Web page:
Through the creation of a virtual slow-motion camera, we now have the ability to see and capture photons moving through space. Though invisible to the naked eye, this technology can shed light on what may have been previously unnoticeable.
Built by MIT researchers, this technology uses a streak camera that allows to measure the pulse of light’s intensity over a period of time. Being able to gather data at 1 trillion exposures per second may seem fancy schmancy, but should anyone care about what can be done with flying light particles anyway?
Well, we should care. From detecting product defects to looking at ones internal organs, this equipment shouldn’t be taken lightly.
From a manufacturer’s perspective, the most microscopic flaw in apparel, machinery tools, or automotive products could be identified instantly at the onset of production, avoiding a mass production of faulty products. By analyzing how scattered light bounces off objects, designers of any persuasion could use this technology to perfect their existing merchandise or to go back to the drawing board for their respective goods.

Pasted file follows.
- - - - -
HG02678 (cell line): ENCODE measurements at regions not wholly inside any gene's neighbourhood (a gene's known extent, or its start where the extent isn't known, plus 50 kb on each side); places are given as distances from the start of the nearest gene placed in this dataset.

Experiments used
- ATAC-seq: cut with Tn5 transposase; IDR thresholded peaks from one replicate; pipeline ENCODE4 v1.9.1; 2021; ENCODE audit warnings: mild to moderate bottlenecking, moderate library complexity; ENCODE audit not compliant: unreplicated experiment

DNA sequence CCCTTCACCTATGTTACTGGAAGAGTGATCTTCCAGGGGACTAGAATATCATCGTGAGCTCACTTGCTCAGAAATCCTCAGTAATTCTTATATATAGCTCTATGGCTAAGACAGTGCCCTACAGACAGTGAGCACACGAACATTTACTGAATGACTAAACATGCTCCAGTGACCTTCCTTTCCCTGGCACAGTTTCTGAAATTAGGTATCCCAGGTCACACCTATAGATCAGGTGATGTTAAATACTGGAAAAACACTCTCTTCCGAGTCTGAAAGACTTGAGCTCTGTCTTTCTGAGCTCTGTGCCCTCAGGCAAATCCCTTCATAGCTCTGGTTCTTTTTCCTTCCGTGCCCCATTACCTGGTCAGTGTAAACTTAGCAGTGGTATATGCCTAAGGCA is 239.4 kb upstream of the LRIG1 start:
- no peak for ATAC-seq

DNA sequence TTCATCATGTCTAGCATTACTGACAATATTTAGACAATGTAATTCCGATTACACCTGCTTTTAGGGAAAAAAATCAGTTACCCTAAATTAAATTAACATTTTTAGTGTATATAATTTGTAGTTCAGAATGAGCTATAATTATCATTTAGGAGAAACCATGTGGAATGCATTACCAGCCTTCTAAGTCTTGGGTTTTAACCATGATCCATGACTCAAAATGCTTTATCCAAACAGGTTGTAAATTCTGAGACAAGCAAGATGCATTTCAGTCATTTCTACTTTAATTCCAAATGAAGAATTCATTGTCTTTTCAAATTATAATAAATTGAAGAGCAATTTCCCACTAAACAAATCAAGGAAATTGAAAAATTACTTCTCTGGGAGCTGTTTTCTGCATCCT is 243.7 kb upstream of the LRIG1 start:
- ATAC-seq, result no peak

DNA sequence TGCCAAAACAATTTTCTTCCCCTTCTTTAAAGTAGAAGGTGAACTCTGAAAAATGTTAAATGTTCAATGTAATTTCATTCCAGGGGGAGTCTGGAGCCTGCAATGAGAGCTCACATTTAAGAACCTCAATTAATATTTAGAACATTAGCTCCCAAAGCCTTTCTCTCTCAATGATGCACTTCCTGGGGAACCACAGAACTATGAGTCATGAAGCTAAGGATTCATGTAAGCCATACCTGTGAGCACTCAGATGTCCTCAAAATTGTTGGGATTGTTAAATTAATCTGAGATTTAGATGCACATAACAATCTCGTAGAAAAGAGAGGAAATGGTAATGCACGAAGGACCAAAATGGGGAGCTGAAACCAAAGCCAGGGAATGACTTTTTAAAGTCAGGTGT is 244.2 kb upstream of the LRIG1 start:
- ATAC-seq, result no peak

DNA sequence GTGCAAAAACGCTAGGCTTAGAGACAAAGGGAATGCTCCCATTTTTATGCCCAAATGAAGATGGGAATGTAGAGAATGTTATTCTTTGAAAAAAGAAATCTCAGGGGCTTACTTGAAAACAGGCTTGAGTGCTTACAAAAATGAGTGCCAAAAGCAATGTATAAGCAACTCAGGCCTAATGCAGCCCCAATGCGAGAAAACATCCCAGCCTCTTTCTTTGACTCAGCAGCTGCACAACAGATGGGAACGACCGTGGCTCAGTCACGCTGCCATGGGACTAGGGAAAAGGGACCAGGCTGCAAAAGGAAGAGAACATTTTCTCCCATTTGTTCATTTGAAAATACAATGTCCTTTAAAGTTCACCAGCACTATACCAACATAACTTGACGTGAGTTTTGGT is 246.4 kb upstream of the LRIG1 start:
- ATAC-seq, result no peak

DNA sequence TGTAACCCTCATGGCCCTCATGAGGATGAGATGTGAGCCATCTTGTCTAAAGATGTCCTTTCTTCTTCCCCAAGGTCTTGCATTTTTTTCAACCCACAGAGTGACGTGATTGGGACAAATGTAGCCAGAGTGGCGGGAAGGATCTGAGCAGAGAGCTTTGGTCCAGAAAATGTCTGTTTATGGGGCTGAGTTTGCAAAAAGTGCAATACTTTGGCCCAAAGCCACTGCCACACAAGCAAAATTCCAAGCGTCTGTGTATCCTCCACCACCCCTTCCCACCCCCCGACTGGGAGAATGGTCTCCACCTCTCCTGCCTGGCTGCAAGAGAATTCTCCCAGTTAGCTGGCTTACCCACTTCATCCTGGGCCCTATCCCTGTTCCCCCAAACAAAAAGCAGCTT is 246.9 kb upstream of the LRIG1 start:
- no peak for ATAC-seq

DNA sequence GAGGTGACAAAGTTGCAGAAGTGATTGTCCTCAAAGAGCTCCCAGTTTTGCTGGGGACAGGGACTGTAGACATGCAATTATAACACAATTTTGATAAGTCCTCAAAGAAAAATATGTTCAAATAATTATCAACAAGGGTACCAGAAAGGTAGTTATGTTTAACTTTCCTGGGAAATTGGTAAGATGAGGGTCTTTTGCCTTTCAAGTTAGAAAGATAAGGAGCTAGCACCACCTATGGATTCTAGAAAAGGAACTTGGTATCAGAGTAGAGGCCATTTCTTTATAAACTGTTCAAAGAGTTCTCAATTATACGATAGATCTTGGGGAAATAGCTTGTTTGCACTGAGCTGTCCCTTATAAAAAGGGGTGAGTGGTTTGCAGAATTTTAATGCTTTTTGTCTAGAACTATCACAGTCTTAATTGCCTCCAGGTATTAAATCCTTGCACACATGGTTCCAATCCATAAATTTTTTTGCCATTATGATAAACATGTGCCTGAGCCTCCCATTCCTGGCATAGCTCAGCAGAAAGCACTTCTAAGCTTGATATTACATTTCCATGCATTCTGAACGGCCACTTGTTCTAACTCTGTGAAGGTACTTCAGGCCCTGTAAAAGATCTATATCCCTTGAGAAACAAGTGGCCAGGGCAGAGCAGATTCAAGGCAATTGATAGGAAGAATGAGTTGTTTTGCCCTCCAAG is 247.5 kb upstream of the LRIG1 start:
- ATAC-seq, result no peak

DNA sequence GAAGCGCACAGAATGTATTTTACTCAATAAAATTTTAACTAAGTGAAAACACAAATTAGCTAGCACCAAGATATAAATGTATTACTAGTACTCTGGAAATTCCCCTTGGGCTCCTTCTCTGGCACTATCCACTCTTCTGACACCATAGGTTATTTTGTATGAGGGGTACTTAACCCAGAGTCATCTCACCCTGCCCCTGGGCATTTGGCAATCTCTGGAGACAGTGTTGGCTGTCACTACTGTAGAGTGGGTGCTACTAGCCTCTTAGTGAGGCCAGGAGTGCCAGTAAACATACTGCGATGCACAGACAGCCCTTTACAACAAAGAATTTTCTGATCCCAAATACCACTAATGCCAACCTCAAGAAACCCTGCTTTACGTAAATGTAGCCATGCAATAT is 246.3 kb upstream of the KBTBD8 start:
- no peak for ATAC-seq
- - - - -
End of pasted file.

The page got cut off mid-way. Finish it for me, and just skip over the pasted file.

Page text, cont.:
Moreover, for medical imaging, this equipment can allow health care professionals to use ultrasound with light, capturing detailed models of internal body parts. Such technology can be paramount in offsetting the limitations of regular ultrasound, allowing for better imaging to accurately visualize abnormalities. From detecting pathological lesions to reducing misdiagnoses, this camera could even have the potential to enhance early detection in cancer.
So let there be light, and let it allow researchers to delve into a world where our eyes cannot. Capturing the movement of photons may be one small step for picture technology, but it’s definitely one giant leap for whom it may benefit.